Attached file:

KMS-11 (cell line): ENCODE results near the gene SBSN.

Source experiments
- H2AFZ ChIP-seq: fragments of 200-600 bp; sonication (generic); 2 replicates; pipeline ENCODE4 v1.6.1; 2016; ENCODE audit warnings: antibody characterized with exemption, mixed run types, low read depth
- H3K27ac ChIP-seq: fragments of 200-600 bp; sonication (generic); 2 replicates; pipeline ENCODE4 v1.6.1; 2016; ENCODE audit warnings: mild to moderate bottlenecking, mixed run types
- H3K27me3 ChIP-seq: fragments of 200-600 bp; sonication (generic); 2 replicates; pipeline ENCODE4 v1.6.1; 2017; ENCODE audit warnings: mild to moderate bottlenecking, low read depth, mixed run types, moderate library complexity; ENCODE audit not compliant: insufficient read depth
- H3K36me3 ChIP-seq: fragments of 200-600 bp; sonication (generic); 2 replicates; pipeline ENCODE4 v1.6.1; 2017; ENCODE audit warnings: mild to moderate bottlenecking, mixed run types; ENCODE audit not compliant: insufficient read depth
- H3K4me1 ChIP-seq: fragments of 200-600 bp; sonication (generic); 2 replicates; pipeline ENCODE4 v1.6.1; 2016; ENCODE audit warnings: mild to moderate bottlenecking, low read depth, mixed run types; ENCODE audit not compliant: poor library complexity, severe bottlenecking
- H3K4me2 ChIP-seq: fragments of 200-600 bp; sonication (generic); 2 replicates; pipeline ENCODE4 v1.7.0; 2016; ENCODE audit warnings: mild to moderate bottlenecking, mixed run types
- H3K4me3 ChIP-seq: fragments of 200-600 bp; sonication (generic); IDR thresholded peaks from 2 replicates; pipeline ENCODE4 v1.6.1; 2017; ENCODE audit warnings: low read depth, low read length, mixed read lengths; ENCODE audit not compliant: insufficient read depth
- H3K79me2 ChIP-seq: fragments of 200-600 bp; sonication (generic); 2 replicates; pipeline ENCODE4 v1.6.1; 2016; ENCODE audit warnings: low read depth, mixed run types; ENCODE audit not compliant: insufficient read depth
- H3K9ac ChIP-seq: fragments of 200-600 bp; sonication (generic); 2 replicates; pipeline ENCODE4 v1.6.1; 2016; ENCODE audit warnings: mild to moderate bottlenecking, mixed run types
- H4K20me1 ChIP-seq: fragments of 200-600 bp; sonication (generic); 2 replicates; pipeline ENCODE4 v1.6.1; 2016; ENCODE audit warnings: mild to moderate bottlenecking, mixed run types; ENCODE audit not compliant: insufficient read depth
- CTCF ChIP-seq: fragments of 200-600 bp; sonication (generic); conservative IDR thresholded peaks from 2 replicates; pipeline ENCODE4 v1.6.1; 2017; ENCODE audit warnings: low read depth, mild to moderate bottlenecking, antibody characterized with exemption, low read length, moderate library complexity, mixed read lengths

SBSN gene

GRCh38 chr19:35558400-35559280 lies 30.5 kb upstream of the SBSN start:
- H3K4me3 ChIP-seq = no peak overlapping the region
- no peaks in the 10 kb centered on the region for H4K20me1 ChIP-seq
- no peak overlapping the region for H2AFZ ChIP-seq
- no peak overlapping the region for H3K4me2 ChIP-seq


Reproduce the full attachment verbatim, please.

KMS-11 (cell line): ENCODE results near the gene SBSN.

Source experiments
- H2AFZ ChIP-seq: fragments of 200-600 bp; sonication (generic); 2 replicates; pipeline ENCODE4 v1.6.1; 2016; ENCODE audit warnings: antibody characterized with exemption, mixed run types, low read depth
- H3K27ac ChIP-seq: fragments of 200-600 bp; sonication (generic); 2 replicates; pipeline ENCODE4 v1.6.1; 2016; ENCODE audit warnings: mild to moderate bottlenecking, mixed run types
- H3K27me3 ChIP-seq: fragments of 200-600 bp; sonication (generic); 2 replicates; pipeline ENCODE4 v1.6.1; 2017; ENCODE audit warnings: mild to moderate bottlenecking, low read depth, mixed run types, moderate library complexity; ENCODE audit not compliant: insufficient read depth
- H3K36me3 ChIP-seq: fragments of 200-600 bp; sonication (generic); 2 replicates; pipeline ENCODE4 v1.6.1; 2017; ENCODE audit warnings: mild to moderate bottlenecking, mixed run types; ENCODE audit not compliant: insufficient read depth
- H3K4me1 ChIP-seq: fragments of 200-600 bp; sonication (generic); 2 replicates; pipeline ENCODE4 v1.6.1; 2016; ENCODE audit warnings: mild to moderate bottlenecking, low read depth, mixed run types; ENCODE audit not compliant: poor library complexity, severe bottlenecking
- H3K4me2 ChIP-seq: fragments of 200-600 bp; sonication (generic); 2 replicates; pipeline ENCODE4 v1.7.0; 2016; ENCODE audit warnings: mild to moderate bottlenecking, mixed run types
- H3K4me3 ChIP-seq: fragments of 200-600 bp; sonication (generic); IDR thresholded peaks from 2 replicates; pipeline ENCODE4 v1.6.1; 2017; ENCODE audit warnings: low read depth, low read length, mixed read lengths; ENCODE audit not compliant: insufficient read depth
- H3K79me2 ChIP-seq: fragments of 200-600 bp; sonication (generic); 2 replicates; pipeline ENCODE4 v1.6.1; 2016; ENCODE audit warnings: low read depth, mixed run types; ENCODE audit not compliant: insufficient read depth
- H3K9ac ChIP-seq: fragments of 200-600 bp; sonication (generic); 2 replicates; pipeline ENCODE4 v1.6.1; 2016; ENCODE audit warnings: mild to moderate bottlenecking, mixed run types
- H4K20me1 ChIP-seq: fragments of 200-600 bp; sonication (generic); 2 replicates; pipeline ENCODE4 v1.6.1; 2016; ENCODE audit warnings: mild to moderate bottlenecking, mixed run types; ENCODE audit not compliant: insufficient read depth
- CTCF ChIP-seq: fragments of 200-600 bp; sonication (generic); conservative IDR thresholded peaks from 2 replicates; pipeline ENCODE4 v1.6.1; 2017; ENCODE audit warnings: low read depth, mild to moderate bottlenecking, antibody characterized with exemption, low read length, moderate library complexity, mixed read lengths

SBSN gene

GRCh38 chr19:35558400-35559280 lies 30.5 kb upstream of the SBSN start:
- H3K4me3 ChIP-seq = no peak overlapping the region
- no peaks in the 10 kb centered on the region for H4K20me1 ChIP-seq
- no peak overlapping the region for H2AFZ ChIP-seq
- no peak overlapping the region for H3K4me2 ChIP-seq